Politics
9:05 am
Wed September 11, 2013

Cannon Beats Mitchell, Will Face Peacock; Other Council Seats Set

The final matchup for Charlotte mayor took shape Tuesday night. Patrick Cannon beat fellow city councilman James Mitchell in the Democratic primary. Cannon and the Republican nominee, former city councilman Edwin Peacock, will face off in the general election. Several other city council seats are also set.

Patrick Cannon shook hands with supporters after winning the mayoral primary.
Patrick Cannon shook hands with supporters after winning the mayoral primary.
Credit Ben Bradford / WFAE

Cannon won the primary with about 56 percent of the vote, to Mitchell’s 40. While he won, it was an unexpected challenge. Mitchell entered the race late, but gained steam near the end, out-raising Cannon last month and picking up high-profile endorsements, including from former mayor Harvey Gantt. Now, Cannon will have to face a more well-funded opponent in Edwin Peacock. The Democratic candidate says he tried to conserve his war chest.

“It was important to me to be as conservative as I could,” Cannon said. “I knew I was taking a risk in doing that, but I understood also that if I could hold on to what I had, it would pay off in the end, so hopefully we could use those revenues in the general election.”

As of September, Cannon raised just shy of $150,000 and spent a little over half of it. Peacock has raised $35,000 more than him and also spent a little over half. The difference? While Cannon had to focus on Mitchell, Peacock easily won his primary and says he’s been laying the groundwork for his general election campaign.

“The strategy is to reach out to Republicans, unaffiliateds, and then to our Democrats we feel will be with us on the issues of the day,” Peacock said. “So, we’ll be spending money obviously on television, on our advertising on the Internet, and then also on mailings.”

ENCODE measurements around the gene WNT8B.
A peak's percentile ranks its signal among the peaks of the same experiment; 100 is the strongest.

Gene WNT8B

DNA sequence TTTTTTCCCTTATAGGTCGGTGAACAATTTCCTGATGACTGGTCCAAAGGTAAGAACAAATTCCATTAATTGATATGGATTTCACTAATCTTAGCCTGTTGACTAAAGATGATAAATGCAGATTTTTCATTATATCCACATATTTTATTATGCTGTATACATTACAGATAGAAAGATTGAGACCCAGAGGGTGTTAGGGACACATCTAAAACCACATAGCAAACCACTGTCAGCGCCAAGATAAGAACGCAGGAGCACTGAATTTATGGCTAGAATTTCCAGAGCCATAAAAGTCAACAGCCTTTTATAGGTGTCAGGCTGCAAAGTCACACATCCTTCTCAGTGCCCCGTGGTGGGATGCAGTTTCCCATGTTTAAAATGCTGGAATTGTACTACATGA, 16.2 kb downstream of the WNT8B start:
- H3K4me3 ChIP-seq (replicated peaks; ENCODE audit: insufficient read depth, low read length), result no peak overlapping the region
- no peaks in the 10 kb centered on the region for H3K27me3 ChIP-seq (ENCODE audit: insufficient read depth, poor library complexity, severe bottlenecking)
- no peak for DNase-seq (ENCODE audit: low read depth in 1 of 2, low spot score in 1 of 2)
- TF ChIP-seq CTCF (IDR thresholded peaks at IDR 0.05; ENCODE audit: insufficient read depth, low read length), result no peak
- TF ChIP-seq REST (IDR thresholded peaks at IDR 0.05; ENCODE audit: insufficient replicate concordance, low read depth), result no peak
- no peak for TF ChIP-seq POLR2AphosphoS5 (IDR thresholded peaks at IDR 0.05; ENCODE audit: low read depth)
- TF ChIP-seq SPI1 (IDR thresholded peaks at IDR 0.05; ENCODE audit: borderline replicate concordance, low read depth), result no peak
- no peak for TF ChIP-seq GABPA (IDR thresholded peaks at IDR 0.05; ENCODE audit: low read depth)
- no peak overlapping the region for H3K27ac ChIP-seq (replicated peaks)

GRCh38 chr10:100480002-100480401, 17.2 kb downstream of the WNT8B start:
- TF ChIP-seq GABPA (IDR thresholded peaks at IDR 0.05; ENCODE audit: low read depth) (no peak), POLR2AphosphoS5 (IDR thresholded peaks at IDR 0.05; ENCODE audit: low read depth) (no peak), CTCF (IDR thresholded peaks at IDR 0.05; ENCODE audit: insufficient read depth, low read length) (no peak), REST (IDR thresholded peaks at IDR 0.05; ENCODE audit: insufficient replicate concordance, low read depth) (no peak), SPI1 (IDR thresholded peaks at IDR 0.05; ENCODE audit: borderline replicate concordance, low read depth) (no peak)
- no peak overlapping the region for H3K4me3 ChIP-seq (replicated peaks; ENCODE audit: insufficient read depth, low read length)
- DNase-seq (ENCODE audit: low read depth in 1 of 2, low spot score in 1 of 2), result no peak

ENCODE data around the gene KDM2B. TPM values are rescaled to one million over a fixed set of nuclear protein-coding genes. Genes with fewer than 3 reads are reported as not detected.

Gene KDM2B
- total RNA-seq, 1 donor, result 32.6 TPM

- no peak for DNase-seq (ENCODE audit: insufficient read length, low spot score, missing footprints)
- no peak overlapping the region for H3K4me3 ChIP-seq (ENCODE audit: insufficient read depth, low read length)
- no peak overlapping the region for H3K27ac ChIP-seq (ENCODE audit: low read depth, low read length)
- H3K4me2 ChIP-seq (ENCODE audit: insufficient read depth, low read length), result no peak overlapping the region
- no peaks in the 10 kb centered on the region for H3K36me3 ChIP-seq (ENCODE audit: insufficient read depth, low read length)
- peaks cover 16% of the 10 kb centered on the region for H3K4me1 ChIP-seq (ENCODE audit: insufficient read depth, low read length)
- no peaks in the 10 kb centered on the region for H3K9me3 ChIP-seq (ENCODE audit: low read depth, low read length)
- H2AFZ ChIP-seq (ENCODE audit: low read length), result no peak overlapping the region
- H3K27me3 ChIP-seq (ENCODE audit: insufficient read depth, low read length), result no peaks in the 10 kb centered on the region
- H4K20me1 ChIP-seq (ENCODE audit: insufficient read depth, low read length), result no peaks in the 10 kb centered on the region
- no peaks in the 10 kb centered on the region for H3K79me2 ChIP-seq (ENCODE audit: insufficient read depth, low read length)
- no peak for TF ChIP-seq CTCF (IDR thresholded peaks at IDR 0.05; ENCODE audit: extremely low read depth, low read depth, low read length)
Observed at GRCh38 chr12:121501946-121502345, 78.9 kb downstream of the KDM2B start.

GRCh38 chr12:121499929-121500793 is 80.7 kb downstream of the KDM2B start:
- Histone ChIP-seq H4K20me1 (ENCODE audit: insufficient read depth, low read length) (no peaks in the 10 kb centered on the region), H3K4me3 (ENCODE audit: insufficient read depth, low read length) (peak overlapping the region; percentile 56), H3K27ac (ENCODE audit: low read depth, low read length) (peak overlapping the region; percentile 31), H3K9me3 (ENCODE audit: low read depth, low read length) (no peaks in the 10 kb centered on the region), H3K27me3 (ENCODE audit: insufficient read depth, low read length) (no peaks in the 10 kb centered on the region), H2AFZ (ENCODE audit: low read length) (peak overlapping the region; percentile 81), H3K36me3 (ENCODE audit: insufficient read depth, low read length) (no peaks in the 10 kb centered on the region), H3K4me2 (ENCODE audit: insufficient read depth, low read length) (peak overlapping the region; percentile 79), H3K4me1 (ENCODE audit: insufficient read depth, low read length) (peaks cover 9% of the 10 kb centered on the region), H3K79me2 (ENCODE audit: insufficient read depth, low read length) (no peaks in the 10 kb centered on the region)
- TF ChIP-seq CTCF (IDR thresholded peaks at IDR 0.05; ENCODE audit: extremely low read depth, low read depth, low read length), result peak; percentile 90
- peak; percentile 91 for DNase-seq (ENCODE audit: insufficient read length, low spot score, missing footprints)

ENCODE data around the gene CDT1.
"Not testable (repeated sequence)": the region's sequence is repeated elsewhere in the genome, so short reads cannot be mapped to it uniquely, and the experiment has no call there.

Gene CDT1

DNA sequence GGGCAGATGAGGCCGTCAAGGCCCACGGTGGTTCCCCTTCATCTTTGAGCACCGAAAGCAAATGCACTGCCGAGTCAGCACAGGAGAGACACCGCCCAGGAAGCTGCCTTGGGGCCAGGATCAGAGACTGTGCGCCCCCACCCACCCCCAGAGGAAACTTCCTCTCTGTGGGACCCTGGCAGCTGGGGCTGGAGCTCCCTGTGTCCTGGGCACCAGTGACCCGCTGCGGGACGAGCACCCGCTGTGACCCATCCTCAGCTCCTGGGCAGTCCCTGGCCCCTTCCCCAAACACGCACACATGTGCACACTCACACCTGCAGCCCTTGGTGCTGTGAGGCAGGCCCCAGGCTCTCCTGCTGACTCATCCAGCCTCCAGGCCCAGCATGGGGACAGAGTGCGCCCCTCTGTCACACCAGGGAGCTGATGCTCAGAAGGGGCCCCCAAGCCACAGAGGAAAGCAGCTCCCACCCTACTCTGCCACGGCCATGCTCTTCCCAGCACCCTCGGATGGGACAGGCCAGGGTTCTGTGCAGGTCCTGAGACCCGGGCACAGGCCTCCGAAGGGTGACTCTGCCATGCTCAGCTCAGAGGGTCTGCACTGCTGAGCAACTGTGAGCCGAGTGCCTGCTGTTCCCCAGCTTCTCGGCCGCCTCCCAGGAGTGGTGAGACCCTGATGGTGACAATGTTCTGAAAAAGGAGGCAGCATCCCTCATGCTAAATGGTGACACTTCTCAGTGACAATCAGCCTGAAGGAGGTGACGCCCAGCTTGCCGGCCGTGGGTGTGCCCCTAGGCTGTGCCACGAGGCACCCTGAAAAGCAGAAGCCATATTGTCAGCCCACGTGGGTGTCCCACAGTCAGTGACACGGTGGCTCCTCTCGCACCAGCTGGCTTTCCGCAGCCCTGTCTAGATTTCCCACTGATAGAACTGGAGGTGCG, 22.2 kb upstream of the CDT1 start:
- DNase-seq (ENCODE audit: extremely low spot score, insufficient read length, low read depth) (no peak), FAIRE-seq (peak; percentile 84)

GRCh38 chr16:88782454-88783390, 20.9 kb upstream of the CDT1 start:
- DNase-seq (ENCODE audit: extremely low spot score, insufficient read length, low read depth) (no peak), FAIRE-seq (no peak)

Peacock says he will begin buying TV ad time this week. But, while he holds the fundraising advantage, Peacock will campaign for an electorate made up of twice as many Democrats as Republicans.

All told, 34,000 voters turned up for the election—that’s a bit over six percent of registered voters, and pretty typical for local primaries. Lauren Puckett voted at Precinct 30, but said she only remembered the election was happening when someone mentioned it on Twitter. And, she had a hard time choosing between the two Democratic city councilmen for mayor.

“I really didn’t have any distinguishing factors to propel me to pick one or the other,” Puckett said.

Despite the low turnout, the primaries probably decided a number of city council races. Republican Kenny Smith will win the retiring Andy Dulin’s seat—he’s currently unopposed in the general election. Similarly, acting mayor Patsy Kinsey takes her old seat back, as does John Autry.

Councilwoman Beth Pickering will not return for a second term, after she did not place high enough in the voting for At-Large Democrats. The four who will advance to the general election are current council members Michael Barnes, David Howard, and Claire Green Fallon, along with former assistant city manager Vi Lyles.

Districts 2 and 4 will most likely have runoffs after the top Democratic candidates failed to earn 40 percent of the vote.